Publisher: House of Anansi Press
Format: Kindle Edition
Format: Kindle Edition
Publishing Date: March 15, 2013
The book begins with Beena and her son, Quinn, freshly grieving the loss of a family member. Beena's younger sister, Sadhana, was found dead in her apartment. The book flips back and forth between Been and Sadhana's childhood and the years leading up to Sadhana's passing.
Beena and Sadhana's upbringing is filled with love, loss and abandonment. This forges a unique bond between them. The sisters are orphaned as teenagers after the sudden loss of their father from a heart attack and the accidental death of their mother years later. This leaves the girls in the care of their Sikh uncle. He was simply a guardian. He gave them food, a roof and and all the other basic necessities. In exchange, the girls had to cook and clean.
"I pitied him, even as he banged the table and demanded we refill his water glass, denouncing us as the worst cooks and the worst girls anyone was ever unfortunate enough to have as nieces." Loc 1355
The three live a cramped apartment above their uncle's bagel shop located in a Hasidic community of Montreal's Mile End.
The girls stuck together as their learned to cope without their mother. However, as Beena and Sadhana enter high school, the unique differences in their personality and social circles become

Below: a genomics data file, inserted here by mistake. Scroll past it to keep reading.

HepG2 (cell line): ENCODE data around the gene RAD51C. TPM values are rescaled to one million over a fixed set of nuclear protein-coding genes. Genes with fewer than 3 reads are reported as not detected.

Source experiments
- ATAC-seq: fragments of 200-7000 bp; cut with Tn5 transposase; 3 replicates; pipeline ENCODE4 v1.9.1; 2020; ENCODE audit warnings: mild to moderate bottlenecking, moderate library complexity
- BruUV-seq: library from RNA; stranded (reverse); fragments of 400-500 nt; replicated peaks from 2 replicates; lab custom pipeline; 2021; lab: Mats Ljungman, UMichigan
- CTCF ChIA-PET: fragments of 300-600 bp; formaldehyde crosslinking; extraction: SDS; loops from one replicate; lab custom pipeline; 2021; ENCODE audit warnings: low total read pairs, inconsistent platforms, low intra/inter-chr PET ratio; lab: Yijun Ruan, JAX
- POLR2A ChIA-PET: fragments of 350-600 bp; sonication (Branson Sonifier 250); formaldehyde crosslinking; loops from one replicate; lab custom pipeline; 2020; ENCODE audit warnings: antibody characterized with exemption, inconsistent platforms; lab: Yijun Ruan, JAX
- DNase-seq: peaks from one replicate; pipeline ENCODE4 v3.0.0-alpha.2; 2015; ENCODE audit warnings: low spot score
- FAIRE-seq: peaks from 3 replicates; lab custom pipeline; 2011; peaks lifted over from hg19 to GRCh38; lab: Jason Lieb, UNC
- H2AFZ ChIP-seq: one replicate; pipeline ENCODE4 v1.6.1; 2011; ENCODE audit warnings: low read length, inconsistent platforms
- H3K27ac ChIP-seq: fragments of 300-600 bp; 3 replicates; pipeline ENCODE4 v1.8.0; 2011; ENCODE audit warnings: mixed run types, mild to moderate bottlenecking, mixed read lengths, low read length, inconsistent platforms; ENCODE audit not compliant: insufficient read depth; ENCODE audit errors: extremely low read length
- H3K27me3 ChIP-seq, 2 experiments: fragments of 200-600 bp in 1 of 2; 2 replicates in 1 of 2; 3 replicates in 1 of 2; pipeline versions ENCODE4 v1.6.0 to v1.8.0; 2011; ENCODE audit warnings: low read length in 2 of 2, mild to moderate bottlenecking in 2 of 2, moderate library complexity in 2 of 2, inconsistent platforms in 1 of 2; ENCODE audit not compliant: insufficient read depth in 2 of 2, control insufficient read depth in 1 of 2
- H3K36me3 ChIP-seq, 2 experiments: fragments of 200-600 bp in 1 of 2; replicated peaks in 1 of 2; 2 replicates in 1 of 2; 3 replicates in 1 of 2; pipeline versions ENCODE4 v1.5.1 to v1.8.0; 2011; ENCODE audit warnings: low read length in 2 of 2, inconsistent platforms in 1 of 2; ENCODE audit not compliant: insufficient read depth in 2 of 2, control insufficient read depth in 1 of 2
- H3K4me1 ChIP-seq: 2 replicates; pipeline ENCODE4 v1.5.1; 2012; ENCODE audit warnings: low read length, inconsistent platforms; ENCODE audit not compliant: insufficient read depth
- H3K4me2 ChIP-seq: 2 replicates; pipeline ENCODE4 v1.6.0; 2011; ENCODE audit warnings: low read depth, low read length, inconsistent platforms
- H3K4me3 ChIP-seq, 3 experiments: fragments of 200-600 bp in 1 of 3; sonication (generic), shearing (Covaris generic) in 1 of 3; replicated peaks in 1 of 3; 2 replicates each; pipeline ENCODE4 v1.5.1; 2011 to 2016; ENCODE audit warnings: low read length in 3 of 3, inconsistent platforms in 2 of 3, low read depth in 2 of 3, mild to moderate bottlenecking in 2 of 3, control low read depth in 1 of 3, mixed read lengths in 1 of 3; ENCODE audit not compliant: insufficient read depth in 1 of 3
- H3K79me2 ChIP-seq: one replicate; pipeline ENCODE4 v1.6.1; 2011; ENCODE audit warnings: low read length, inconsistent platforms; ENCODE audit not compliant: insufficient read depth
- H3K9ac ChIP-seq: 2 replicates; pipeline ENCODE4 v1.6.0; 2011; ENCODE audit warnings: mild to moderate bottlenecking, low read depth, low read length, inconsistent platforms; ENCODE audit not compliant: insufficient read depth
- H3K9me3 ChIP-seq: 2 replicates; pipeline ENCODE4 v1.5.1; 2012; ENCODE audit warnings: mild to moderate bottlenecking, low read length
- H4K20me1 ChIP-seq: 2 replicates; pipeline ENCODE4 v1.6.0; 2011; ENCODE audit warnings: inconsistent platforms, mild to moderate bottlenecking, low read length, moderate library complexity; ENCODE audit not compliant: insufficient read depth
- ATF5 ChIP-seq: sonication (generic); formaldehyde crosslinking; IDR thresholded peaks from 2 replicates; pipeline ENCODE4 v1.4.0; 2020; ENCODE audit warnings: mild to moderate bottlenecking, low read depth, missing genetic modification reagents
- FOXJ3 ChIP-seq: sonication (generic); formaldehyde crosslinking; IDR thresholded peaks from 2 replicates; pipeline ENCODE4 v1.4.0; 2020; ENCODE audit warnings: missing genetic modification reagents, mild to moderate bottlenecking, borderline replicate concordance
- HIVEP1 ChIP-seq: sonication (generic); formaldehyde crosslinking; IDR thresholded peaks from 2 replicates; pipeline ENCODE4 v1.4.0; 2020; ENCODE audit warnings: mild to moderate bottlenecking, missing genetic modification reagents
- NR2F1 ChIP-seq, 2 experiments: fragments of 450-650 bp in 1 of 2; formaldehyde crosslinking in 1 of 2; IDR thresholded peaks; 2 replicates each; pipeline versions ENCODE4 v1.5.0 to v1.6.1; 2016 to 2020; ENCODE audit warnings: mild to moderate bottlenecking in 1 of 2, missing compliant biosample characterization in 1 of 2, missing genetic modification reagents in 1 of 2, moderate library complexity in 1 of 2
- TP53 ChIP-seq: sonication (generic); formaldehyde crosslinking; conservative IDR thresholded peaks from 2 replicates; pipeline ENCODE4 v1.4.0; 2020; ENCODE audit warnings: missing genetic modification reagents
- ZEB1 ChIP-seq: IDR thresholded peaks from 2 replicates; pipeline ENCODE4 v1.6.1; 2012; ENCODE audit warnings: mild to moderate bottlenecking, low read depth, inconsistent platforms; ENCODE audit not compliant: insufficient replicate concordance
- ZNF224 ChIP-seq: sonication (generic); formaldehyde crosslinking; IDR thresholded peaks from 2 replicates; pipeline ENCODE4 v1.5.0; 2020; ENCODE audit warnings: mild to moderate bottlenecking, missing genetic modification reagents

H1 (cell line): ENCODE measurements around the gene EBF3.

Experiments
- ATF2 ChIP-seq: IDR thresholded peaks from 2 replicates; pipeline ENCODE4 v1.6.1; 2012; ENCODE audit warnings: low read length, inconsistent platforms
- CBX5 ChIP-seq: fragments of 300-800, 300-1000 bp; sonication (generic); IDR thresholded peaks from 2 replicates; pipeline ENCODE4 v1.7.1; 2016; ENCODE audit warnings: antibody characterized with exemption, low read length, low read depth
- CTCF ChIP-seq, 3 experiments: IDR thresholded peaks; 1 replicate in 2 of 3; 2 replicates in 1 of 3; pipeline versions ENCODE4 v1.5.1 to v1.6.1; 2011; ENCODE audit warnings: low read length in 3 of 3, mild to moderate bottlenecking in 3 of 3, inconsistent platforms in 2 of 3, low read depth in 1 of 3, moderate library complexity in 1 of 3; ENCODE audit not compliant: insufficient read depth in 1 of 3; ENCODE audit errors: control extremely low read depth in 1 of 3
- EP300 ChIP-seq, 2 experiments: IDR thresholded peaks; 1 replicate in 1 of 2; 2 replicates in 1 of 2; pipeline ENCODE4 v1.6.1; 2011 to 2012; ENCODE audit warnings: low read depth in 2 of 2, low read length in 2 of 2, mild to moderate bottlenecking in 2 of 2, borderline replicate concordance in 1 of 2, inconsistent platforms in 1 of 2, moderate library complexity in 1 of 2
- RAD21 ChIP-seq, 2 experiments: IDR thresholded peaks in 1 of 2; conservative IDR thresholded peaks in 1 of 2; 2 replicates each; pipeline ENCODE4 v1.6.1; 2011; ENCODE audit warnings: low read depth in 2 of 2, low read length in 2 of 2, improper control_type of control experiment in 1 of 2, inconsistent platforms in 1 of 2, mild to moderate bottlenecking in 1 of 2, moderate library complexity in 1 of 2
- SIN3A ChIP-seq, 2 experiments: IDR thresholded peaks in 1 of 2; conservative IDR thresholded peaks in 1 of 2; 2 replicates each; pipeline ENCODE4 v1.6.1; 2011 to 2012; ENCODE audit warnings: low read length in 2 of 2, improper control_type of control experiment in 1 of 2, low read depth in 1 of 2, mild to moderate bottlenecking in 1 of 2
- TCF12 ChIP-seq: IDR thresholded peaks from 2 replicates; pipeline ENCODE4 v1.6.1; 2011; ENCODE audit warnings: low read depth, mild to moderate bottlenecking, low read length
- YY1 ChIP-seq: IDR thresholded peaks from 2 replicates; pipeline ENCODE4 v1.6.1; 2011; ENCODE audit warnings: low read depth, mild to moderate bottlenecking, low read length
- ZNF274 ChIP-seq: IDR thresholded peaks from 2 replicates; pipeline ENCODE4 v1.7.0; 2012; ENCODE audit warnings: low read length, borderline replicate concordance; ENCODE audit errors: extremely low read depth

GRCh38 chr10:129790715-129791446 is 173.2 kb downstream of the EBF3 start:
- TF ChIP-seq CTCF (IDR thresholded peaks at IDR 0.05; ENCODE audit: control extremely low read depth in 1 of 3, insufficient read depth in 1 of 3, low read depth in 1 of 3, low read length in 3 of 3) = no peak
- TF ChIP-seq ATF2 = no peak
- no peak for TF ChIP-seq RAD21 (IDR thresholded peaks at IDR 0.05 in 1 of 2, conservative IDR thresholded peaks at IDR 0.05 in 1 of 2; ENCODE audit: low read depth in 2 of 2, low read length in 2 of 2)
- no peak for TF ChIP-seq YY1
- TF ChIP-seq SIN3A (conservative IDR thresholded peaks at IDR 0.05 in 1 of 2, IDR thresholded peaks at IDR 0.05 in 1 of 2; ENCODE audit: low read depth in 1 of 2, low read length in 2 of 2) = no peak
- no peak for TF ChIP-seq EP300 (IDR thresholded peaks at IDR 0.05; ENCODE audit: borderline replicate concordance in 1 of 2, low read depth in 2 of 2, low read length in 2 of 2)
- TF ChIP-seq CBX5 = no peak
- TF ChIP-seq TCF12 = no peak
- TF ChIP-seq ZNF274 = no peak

more evident. Beena, the elder sister, is content with being unnoticed. Sadhana on the other hand prefers being in the spotlight. She is the star of school plays, an elite athlete and hangs out with all the right people. Sadhana's popularity and obsession with her looks came with a price. The added pressure had a negative impact on her mental and physical health. Sadhana dealt with her anorexia from the time she was a teenager and all throughout adulthood.
"I remember Sadhana having a theory that, however it might torment and elude those who seek it, beauty, and love of beauty, is what makes us civilized." Loc 1480
It is difficult to find happy moments throughout this book as it is riddled with sadness. Readers feel the girls' anguish as they become young women without the love and guidance of parents who show them love and compassion. Many times throughout the book, you can't help but feel for Beena as she attempts to care for her ailing sister, her newborn and herself at the age of sixteen. The love she has for both of them pushes her to endure.
"And the work of getting closer, of loving harder, is the work of a whole life." Loc 5200
Bone & Bread is nothing like I have read before. Saleema Nawaz's writing is absolutely beautiful. She tells a story that is vivid and steadily paced with just a dash of suspense. Each one of her characters were believable and I couldn't help but care for them as I continued to flip through the pages. I would recommend this book to all readers. Be prepared for the feelings of sadness that it will bring. But, rest assured that the love Beena and Sadhana share will be enough to lighten the mood.
Bone & Bread was my first choice from the 2016 Canada Reads short list. This year's theme is "starting over". This book hits this year's theme right out of the park. Beena and Sadhana live through so much loss that they've had to "start over" more times than most. Bone & Bread is being defended by Farah Mohamed. Given her professional background and accomplishments, is the perfect panellist to do so. It's hard to say at the moment where I think this book will finish in the competition as I have four more to go. But, I think it's going to be a strong contender.
|Image Source: CBC.ca|
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